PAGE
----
A Deep Dive Into Crypto Staking
7.20.22 | Tax Notes® Federal and Tax Notes® State [June 20, 2022]
On March 10 the Labor Department issued a statement, warning that cryptoassets are highly speculative, extremely volatile, and difficult to accurately value in the market.1 Even stablecoins — designed to be stable and tied to an external reference like the U.S. dollar — have recently crashed and fallen below their pegged value. While some stablecoins are backed by real-world assets, another variety is algorithmically coded to maintain a target value with a burning-and-minting or demand-and-supply mechanism. But these algorithms have failed to perform as expected. Given the lack of governmental oversight and the volatility in the unregulated crypto market, it is not uncommon for the volume of the staked crypto to increase but for the overall value to decline. Therefore, taxing staking rewards upon receipt and based on the increase of units rather than at disposition has punitively affected crypto stakeholders.
This article examines staking transactions within the framework of blockchain technology and the administrative tax guidance provided by the IRS. While one interpretation of the administrative guidance has been to tax staking rewards upon receipt, this article presents the alternative view of taxing staking rewards at disposition, which is consistent with the taxation of property derived from a capital investment under general tax principles.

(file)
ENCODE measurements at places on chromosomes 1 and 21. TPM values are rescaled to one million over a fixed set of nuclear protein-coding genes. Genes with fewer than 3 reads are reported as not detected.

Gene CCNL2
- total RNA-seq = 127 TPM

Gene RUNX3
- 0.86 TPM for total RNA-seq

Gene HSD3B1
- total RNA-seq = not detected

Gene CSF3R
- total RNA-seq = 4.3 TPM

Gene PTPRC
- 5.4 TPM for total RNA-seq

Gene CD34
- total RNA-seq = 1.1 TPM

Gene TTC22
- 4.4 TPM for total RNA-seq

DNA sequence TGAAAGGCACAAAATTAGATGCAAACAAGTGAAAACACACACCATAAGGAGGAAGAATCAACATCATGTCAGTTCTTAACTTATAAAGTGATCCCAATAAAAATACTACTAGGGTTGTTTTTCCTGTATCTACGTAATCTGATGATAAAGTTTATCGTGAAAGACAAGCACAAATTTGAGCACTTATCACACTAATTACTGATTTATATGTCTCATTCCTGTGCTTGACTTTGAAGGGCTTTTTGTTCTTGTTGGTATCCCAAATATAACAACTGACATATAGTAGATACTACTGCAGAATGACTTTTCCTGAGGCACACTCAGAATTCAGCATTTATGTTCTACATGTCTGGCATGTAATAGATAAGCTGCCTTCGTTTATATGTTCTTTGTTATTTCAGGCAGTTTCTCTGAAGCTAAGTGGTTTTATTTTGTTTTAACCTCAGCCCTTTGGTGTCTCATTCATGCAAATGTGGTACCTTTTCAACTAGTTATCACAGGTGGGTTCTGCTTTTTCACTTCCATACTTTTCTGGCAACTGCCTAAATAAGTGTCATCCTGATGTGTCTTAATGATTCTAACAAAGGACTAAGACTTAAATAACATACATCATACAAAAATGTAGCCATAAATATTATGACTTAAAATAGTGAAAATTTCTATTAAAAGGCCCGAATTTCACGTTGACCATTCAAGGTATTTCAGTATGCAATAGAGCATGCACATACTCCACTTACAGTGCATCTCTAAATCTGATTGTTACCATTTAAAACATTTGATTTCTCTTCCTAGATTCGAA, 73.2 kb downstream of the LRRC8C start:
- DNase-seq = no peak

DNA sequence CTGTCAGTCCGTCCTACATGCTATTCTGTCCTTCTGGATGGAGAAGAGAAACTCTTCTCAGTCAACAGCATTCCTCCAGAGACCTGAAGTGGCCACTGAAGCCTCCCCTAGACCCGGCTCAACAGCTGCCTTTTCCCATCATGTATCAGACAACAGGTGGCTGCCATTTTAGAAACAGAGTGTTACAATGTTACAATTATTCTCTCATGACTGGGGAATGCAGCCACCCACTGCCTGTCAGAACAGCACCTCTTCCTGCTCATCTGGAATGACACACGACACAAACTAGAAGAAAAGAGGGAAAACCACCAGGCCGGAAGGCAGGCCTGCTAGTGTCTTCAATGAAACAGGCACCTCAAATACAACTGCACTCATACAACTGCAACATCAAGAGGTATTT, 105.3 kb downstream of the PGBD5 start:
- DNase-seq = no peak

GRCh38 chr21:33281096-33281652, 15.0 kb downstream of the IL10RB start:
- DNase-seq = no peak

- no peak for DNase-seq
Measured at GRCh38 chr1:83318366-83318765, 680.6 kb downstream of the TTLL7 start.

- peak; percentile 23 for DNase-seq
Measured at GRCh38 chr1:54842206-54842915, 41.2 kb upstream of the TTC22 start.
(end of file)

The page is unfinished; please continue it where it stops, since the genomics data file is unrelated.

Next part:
What Is Staking?
From a technological perspective, crypto exists on the blockchain, which is a form of software, and crypto staking is a way to validate transactions on a proof-of-stake (PoS) blockchain network. Proof of work (PoW) and PoS are the two major consensus mechanisms used by crypto blockchains to verify transactions and to generate new coins on the distributed ledger. Crypto such as bitcoin that uses blockchain technology on a PoW system requires large amounts of processing power and hardware. Using computers, the virtual miner who first solves a mathematical puzzle is rewarded by the blockchain network with the next block of new crypto.